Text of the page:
Artist Portfolio

Christina Maile

Artist Biography

CHRISTINA MAILE

Lives and works in NYC. Co-founded the Westbeth Playwrights Feminist Collective. Became a landscape architect. And now a printmaker.

 CONTACT: mailestudios@gmail.com

 WEBSITE www.christinamaile.com

 EDUCATION
BA Medieval History – Hunter College, NYC
BS Landscape Architecture – City University, NYC
Licensed Landscape Architect – New York State
Printmaking - Manhattan Graphics Studio
Solar printmaking – Dan Weiden

 EXHIBITIONS
Westbeth Gallery, Printmakers from Mexico, Cuba and New York, 2016
International Print Center of New York, juried show, 2016
Westbeth Gallery Printmakers Show 2015
Metropolitan Museum, NY Multimedia Pop Up show 2015
Rebel Gallery, NYC 2013
Monmouth Museum, Lincroft, NJ 2012
First Street Gallery, NYC 2011
Rogue Gallery, NYC 2010
Deer Island Art Gallery, Deer Island, ME 2007 - present

 COLLECTIONS
Elizabeth Sackler Center for Feminist Art, Brooklyn Museum,
New York online catalog
Private Collectors including
Edward S Casey, CA and NYC
Vin Diesel, CA

 GRANTS
Pollock Krasner Foundation Grant 2013
Joan Mitchell Studio Grant 2013

AWARDS
Miriam Chaikin Endowment Fund Writing Award 2017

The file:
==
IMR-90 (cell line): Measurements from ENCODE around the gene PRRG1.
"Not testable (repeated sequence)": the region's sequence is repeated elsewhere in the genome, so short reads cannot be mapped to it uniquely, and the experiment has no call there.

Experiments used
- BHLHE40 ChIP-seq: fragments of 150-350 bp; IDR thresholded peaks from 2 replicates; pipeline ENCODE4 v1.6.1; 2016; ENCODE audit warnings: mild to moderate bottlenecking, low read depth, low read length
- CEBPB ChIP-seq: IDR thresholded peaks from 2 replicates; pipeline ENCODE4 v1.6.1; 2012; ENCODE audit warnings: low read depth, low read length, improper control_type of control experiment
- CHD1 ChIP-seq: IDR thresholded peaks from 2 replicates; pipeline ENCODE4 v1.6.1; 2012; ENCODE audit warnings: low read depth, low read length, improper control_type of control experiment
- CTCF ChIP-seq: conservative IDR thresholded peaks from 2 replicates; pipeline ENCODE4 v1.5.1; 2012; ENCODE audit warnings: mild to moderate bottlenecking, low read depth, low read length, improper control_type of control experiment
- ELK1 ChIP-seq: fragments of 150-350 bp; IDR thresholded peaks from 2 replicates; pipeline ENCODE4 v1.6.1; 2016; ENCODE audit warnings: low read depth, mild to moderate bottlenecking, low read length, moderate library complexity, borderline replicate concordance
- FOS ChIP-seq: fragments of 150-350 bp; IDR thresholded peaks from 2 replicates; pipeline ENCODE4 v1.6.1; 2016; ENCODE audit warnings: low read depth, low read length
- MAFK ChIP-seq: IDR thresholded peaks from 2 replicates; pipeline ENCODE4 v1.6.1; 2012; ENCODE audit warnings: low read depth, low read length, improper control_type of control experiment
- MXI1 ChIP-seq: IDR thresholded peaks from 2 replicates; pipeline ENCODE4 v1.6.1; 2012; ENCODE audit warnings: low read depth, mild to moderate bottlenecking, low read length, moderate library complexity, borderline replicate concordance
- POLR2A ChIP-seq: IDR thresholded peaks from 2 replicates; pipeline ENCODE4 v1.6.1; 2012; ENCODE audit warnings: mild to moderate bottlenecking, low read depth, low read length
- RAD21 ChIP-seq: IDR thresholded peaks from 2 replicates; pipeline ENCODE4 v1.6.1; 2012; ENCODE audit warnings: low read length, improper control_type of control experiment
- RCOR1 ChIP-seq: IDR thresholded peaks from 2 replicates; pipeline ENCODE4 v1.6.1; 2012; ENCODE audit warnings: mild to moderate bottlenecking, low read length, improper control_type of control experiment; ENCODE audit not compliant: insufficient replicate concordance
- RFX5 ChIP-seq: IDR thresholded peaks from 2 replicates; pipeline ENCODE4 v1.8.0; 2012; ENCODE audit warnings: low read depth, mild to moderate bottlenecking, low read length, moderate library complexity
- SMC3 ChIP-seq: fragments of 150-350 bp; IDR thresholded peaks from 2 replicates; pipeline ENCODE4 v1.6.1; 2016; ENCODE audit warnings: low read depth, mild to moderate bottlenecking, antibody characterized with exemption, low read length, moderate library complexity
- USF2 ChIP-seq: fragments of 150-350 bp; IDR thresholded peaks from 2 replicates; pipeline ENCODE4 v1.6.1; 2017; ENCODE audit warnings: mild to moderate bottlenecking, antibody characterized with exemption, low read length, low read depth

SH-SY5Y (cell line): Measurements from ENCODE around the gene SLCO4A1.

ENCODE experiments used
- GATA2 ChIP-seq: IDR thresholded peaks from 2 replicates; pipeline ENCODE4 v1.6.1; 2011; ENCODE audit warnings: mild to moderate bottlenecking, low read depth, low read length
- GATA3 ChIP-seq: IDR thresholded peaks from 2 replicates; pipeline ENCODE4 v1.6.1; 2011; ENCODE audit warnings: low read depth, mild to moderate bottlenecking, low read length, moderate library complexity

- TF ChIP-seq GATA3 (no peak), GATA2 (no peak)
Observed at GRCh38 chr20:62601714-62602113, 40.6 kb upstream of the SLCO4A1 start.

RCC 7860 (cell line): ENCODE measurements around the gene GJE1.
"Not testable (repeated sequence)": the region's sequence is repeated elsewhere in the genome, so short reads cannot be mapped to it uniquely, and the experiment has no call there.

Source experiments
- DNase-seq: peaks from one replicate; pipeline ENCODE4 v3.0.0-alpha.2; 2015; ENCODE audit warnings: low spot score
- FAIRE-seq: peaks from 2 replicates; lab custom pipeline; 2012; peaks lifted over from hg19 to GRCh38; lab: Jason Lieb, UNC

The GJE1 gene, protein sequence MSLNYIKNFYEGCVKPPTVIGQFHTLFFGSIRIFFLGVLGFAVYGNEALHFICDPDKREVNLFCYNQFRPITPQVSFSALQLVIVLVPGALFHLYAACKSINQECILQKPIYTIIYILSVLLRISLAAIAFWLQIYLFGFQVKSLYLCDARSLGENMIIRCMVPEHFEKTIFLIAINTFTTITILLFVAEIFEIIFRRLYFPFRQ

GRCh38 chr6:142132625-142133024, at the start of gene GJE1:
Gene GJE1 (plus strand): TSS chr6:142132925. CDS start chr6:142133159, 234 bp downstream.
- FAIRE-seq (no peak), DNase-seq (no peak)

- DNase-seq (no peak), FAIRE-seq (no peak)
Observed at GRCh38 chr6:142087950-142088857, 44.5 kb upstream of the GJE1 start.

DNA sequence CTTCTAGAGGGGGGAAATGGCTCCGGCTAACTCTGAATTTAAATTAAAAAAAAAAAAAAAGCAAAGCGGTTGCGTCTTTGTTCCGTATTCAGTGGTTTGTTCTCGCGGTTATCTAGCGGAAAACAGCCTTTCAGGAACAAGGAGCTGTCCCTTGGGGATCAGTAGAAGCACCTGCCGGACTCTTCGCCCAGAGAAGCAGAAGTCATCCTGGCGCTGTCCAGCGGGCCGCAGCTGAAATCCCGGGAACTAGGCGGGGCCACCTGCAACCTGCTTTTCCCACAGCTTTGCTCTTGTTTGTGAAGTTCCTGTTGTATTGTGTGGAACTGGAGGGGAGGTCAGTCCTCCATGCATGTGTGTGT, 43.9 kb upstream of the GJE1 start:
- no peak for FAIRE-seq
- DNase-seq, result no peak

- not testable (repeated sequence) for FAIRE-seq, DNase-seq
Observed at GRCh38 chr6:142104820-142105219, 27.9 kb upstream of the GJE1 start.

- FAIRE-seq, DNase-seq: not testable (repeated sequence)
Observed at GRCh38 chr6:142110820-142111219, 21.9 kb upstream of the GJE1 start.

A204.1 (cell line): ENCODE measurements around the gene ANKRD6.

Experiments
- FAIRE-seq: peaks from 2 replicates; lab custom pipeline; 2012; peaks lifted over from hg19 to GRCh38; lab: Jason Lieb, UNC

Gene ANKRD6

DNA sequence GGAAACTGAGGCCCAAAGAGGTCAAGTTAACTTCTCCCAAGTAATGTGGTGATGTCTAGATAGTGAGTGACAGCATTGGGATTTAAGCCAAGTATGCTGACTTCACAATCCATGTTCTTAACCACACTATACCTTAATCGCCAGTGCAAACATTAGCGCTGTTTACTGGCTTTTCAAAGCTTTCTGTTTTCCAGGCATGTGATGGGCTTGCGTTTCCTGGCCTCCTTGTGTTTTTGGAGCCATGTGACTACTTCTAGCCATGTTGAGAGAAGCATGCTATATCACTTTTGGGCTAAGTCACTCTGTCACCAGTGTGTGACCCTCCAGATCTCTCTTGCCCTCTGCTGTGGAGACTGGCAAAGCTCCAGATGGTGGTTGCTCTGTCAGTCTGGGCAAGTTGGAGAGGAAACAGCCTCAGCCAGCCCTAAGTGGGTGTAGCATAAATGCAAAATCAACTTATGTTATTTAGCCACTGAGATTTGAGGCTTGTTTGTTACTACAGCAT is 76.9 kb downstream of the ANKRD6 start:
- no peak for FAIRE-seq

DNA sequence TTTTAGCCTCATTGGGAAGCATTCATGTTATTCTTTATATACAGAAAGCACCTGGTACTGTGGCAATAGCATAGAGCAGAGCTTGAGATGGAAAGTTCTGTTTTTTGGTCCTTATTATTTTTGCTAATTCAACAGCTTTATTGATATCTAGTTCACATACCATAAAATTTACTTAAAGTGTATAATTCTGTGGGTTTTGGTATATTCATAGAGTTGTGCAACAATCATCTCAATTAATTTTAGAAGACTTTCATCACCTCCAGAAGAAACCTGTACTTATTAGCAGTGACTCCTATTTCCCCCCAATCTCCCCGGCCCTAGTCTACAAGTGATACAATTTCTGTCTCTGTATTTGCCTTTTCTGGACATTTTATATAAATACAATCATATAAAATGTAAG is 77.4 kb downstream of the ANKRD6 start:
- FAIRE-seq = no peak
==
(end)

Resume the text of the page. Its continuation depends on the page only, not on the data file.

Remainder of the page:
 PUBLICATIONS
San Francisco Journal of Hope and Peace Winter 2016
San Francisco Journal of Hope and Peace Spring 2015
 PROFESSIONAL AFFILIATION
New York City Artists Circle, NY

Artist STATEMENT

My printmaking emerges from my career as a landscape architect, and my years as a feminist playwright and theater producer.

While writing and design allowed me to experiment in different ways with the dynamics of gender, identity, and nature , it was through printmaking that I found a way to examine in solitude, these ideas, especially within a specific cultural context.

As an artist of mixed West Indian and Dayak heritage, some of my work explores the complex iconography of the colonizing narrative especially its photographic imagery of women and children. Juxtaposing these images with artifacts of power, patriarchy, racism, and ignorance has become a way for me to both pictorially subvert the original message, and to externalize the responsibility of the artistic gaze .

And that responsibility has grown: to look at what is being seen. To be impious of my own experience. To use the grammar of provocation, metaphor, and archetype in order to find resonance with those who are unheard, and give representation to the marginalized and the suppressed, whoever they are, wherever they exist.